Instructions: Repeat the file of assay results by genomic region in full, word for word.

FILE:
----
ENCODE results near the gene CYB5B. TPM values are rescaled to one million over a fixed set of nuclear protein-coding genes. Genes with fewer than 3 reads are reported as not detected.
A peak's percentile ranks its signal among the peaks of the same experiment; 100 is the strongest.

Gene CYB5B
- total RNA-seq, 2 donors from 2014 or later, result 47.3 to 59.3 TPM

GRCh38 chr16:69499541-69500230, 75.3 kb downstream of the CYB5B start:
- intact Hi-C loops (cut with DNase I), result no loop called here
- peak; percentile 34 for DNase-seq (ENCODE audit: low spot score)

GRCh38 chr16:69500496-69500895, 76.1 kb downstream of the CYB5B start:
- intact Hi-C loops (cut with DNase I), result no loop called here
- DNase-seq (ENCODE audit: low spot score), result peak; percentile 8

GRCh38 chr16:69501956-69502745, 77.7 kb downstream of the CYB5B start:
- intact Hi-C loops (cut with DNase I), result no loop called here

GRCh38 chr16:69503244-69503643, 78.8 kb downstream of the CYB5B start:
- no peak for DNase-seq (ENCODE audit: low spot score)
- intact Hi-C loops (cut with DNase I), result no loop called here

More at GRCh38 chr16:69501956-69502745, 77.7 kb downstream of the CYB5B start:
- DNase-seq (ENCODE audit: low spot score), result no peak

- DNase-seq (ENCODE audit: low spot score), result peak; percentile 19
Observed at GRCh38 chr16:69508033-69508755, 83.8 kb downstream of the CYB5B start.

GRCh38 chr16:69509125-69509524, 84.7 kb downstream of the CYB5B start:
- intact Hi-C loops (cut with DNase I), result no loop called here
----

ENCODE results near the gene CYB5B. TPM values are rescaled to one million over a fixed set of nuclear protein-coding genes. Genes with fewer than 3 reads are reported as not detected.
A peak's percentile ranks its signal among the peaks of the same experiment; 100 is the strongest.

Gene CYB5B
- total RNA-seq, 2 donors from 2014 or later, result 47.3 to 59.3 TPM

GRCh38 chr16:69499541-69500230, 75.3 kb downstream of the CYB5B start:
- intact Hi-C loops (cut with DNase I), result no loop called here
- peak; percentile 34 for DNase-seq (ENCODE audit: low spot score)

GRCh38 chr16:69500496-69500895, 76.1 kb downstream of the CYB5B start:
- intact Hi-C loops (cut with DNase I), result no loop called here
- DNase-seq (ENCODE audit: low spot score), result peak; percentile 8

GRCh38 chr16:69501956-69502745, 77.7 kb downstream of the CYB5B start:
- intact Hi-C loops (cut with DNase I), result no loop called here

GRCh38 chr16:69503244-69503643, 78.8 kb downstream of the CYB5B start:
- no peak for DNase-seq (ENCODE audit: low spot score)
- intact Hi-C loops (cut with DNase I), result no loop called here

More at GRCh38 chr16:69501956-69502745, 77.7 kb downstream of the CYB5B start:
- DNase-seq (ENCODE audit: low spot score), result no peak

- DNase-seq (ENCODE audit: low spot score), result peak; percentile 19
Observed at GRCh38 chr16:69508033-69508755, 83.8 kb downstream of the CYB5B start.

GRCh38 chr16:69509125-69509524, 84.7 kb downstream of the CYB5B start:
- intact Hi-C loops (cut with DNase I), result no loop called here